Beside the PI3-kinase pathway, other pathways (JAK-STAT and ERK) (8, 9) have been implicated in peripheral insulin signaling. Convergence of both insulin and leptin signal transduction upon the level of these other pathways beyond signaling through PI3-kinase is plausible.
The role of PTP1B as a central player in modulating insulin signal transduction is intriguing, but may be challenged by the fact that gene expression of this inhibitory molecule is reduced in SD when insulin signaling is minimal. Assuming that the reduction of PTP1B mRNA is reflected at the protein level, lowered content of this inhibitor in the ARC would be expected to result in increased insulin signaling. Nevertheless, the hypothalamic phospho-AKT content was substantially reduced in this photoperiod. We did not investigate functional interactions of the insulin signaling components. Although the regulation of the expression levels in response to SD and food deprivation for 48 h of both IR and PTP1B are almost identical, indicating strong interaction, it is possible that changes in brain PTP1B gene expression may not be exclusively associated with insulin signaling. The intriguing finding that PTP1B gene expression is massively induced by food deprivation in the thalamus, a region that in Siberian hamsters does not express either IR or the long form of the leptin receptor (with full signal transduction capacity), indicates that PTP1B may be involved in signaling of other feeding-status regulatory hormones whose identities are presently unknown. Interestingly, Purvis et al. (34) demonstrated that neurotoxic lesions of the midline thalamus (reuniens nucleus) inhibited SD-induced loss of body weight in P. sungorus. This implies a possible regulatory role of PTP1B in mediating seasonal changes in body weight within this neuroanatomical structure.
PTP1B has also been associated with intracellular signaling of the second “adiposity signal,” leptin. This factor exhibits its inhibitory effects on leptin signaling most likely via deactivation of the Janus kinase 2, an enzyme associated with the leptin receptor (15). Seasonal modulation of leptin signaling by PTP1B may be plausible. Supporting evidence for this hypothesis is contributed by the identical neuroanatomical expression patterns of both PTP1B and leptin receptor mRNA within the ARC of the Siberian hamster (24). Moreover, the mRNA of SOCS3, a possible key modulator in the mediation of the seasonal cycle in leptin sensitivity, reveals a very similar hypothalamic neuroanatomical expression pattern like PTP1B mRNA and in response to SD ARC, SOCS3, and PTP1B gene expression are diminished to a strikingly similar extent (43). PTP1B and SOCS3 may exhibit potent synergistic actions in terms of inhibition of insulin and leptin signaling. The complementary deactivatory attributes of both molecules are unlikely to be primarily displayed on the level of the PI3-kinase (due to the lack of increased PI3-kinase activity in SD); it is rather plausible that intracellular signaling is modified by additional recruitment of the JAK-STAT or ERK signaling pathways. Diminished inhibition of leptin signaling in SD on the level of the JAK-STAT pathway is also supported by the very recent finding of a substantial increase of phospho-STAT3 positive neurons within the hypothalamus in response to a single intraperitoneal leptin injection (Tups A, unpublished observations). These data substantiate the close association of leptin and insulin signaling within the hypothalamus. The decline of insulin signaling in SD may be primarily the response to the reduced fat mass and the metabolic modifications in SD. The apparent paradoxically reduced anorexigenic drive of insulin implicated by marked diminished insulin signaling may be antagonized by increased activation of the JAK-STAT pathway induced by enhanced leptin sensitivity in SD. This concept is corroborated by a very recent study performed by Sahu and Metlakunta (38) who showed that, in rats under chronic central leptin infusion for 16 days, the JAK-STAT pathway remains sensitive to exogenous leptin administration, whereas, under these circumstances, leptin treatment fails to induce PI3-kinase activity. Furthermore, in a human neuronal cell line, Benomar et al. (6) demonstrated that indeed both insulin and leptin are able to induce the JAK-STAT pathway and coadministration of both hormones further elevated STAT3 phosphorylation. In contrast, PI3-kinase signaling, despite being induced by both hormones individually, is not further enhanced by the presence of both insulin and leptin. Thus convergence of both insulin and leptin signaling within the hypothalamus and partial redundancy of their signal transduction cascades may be a central requirement for the dynamic regulation of energy homeostasis.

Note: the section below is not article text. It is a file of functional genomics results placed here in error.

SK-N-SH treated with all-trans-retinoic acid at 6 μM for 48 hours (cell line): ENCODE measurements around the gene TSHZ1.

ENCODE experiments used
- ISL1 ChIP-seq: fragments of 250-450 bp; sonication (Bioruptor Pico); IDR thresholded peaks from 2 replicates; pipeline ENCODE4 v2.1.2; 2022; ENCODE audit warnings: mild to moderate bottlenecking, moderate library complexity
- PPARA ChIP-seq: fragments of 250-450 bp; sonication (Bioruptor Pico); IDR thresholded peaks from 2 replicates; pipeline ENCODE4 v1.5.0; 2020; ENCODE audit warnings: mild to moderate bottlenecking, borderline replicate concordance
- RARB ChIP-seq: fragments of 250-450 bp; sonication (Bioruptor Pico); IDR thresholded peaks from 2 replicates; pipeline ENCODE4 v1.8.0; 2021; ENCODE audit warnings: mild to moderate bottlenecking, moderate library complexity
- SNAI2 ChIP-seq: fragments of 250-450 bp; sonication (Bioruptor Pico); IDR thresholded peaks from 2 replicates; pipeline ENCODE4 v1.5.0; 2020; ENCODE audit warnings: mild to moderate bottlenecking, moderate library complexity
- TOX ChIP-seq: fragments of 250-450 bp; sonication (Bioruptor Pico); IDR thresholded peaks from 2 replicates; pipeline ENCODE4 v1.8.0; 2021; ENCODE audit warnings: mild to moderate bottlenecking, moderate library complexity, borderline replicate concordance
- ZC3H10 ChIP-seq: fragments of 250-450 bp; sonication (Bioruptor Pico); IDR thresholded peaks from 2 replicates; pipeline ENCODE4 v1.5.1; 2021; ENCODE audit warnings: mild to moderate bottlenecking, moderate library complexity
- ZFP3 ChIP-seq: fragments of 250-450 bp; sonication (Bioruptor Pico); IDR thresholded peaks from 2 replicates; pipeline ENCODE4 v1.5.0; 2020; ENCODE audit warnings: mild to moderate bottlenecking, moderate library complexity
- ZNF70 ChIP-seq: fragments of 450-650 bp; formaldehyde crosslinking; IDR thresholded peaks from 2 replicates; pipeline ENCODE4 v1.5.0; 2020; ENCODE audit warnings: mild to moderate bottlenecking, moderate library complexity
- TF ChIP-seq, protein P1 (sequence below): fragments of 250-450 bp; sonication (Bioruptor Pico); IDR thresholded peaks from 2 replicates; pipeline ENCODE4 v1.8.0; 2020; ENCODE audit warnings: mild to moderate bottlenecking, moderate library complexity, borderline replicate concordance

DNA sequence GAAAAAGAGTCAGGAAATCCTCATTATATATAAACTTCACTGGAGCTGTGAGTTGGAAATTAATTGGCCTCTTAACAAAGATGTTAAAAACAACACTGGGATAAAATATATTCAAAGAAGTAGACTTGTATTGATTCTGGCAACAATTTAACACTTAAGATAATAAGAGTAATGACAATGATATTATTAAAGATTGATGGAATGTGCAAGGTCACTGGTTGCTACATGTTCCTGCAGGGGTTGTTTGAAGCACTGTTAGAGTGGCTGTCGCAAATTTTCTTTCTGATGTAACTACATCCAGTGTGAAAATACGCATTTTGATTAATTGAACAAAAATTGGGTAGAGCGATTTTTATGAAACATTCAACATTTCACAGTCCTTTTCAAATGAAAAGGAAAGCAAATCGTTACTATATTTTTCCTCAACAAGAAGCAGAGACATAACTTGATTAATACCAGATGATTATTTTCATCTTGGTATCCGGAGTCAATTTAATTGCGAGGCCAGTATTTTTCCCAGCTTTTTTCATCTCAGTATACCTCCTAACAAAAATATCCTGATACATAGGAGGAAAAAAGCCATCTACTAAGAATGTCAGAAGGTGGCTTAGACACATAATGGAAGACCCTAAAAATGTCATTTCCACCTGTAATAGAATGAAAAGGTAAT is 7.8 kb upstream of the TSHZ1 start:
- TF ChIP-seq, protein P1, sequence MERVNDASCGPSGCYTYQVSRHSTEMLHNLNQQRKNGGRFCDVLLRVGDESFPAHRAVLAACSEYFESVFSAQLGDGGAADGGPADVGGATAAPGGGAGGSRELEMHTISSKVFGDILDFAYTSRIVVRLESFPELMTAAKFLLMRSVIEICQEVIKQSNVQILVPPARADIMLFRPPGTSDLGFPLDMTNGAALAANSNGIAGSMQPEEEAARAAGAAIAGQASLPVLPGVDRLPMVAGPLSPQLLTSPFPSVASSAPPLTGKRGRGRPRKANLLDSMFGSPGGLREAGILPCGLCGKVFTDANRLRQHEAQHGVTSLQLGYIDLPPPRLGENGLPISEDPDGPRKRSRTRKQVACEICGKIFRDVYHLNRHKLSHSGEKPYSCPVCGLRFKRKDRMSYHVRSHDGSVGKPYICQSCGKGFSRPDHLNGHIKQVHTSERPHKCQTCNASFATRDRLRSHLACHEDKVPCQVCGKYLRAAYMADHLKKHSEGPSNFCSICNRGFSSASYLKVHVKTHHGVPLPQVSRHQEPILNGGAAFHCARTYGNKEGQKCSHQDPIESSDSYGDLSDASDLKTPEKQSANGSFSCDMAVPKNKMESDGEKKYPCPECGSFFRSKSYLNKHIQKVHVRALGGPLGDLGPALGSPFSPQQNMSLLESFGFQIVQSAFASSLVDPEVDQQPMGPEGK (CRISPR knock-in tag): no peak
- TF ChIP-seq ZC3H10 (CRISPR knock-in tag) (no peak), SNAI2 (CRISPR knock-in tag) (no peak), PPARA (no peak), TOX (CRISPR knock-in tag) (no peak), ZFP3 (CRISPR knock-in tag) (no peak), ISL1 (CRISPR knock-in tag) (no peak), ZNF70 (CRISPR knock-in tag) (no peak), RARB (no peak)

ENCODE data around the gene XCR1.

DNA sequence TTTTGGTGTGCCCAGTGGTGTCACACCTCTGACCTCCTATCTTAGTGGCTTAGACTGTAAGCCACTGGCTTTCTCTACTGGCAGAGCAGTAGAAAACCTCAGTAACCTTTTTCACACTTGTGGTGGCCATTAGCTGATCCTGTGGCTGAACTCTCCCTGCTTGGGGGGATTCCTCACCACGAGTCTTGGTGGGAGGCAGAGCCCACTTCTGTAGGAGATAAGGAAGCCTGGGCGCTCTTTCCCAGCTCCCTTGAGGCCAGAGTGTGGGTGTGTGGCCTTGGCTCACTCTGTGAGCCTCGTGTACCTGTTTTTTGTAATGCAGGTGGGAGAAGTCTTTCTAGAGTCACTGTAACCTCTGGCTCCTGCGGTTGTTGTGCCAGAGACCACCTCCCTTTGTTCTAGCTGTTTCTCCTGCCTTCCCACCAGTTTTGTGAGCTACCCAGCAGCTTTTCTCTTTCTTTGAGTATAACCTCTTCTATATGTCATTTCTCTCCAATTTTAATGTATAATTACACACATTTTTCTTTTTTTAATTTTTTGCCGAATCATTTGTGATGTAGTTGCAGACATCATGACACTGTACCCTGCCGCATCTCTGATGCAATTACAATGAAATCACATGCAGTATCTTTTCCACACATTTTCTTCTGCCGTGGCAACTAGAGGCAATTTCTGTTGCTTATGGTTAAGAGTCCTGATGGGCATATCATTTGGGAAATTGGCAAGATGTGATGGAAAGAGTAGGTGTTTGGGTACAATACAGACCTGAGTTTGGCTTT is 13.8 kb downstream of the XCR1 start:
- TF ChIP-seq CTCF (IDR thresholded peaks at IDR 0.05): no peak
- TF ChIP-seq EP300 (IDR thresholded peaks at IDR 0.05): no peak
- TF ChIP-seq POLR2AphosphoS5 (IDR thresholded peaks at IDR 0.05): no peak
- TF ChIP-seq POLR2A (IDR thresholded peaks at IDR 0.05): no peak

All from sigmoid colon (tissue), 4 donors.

In summary, we provide evidence that seasonal body weight regulation is associated with modulations in ARC insulin signal transduction. The direction of change in neuronal insulin signaling, however, contrasts to the central catabolic nature of this pathway described in other species. Reduced insulin signaling in SD may result from enhanced leptin signaling in SD as a consequence of reduced body fat stores. IRs and leptin receptors are both expressed in the ARC of Siberian hamsters but intracellular signaling of both hormones is inverse, making it unlikely that both hormones exhibit synergistic body weight regulatory effects in the hypothalamus. We cannot, however, rule out possible inverse cross talk of both hormones. Beyond PI3-kinase, insulin and leptin share further signal transduction pathways. This cross talk of insulin and leptin within the hypothalamus, distal of their respective receptors, remains an enigma whose resolution will certainly enable us to better understand the complex mechanisms maintaining energy homeostasis and that may be perturbed in obesity.
This collaborative study was funded by the Scottish Executive Environment and Rural Affairs Department (to J. G. Mercer), the German Research Foundation (Grant DFG Kl 973/5 to M. Klingenspor), and the National Genome Research Network (Grant 01GS0483; to M. Klingenspor). A. Tups received a fellowship from the European Commission to attend the ObeSechool EU Marie Curie Training Site (Grant HPMT-2001–00410) at the Rowett Research Institute and was a fellow of the Boehringer Ingelheim Fonds (Heidesheim, Germany).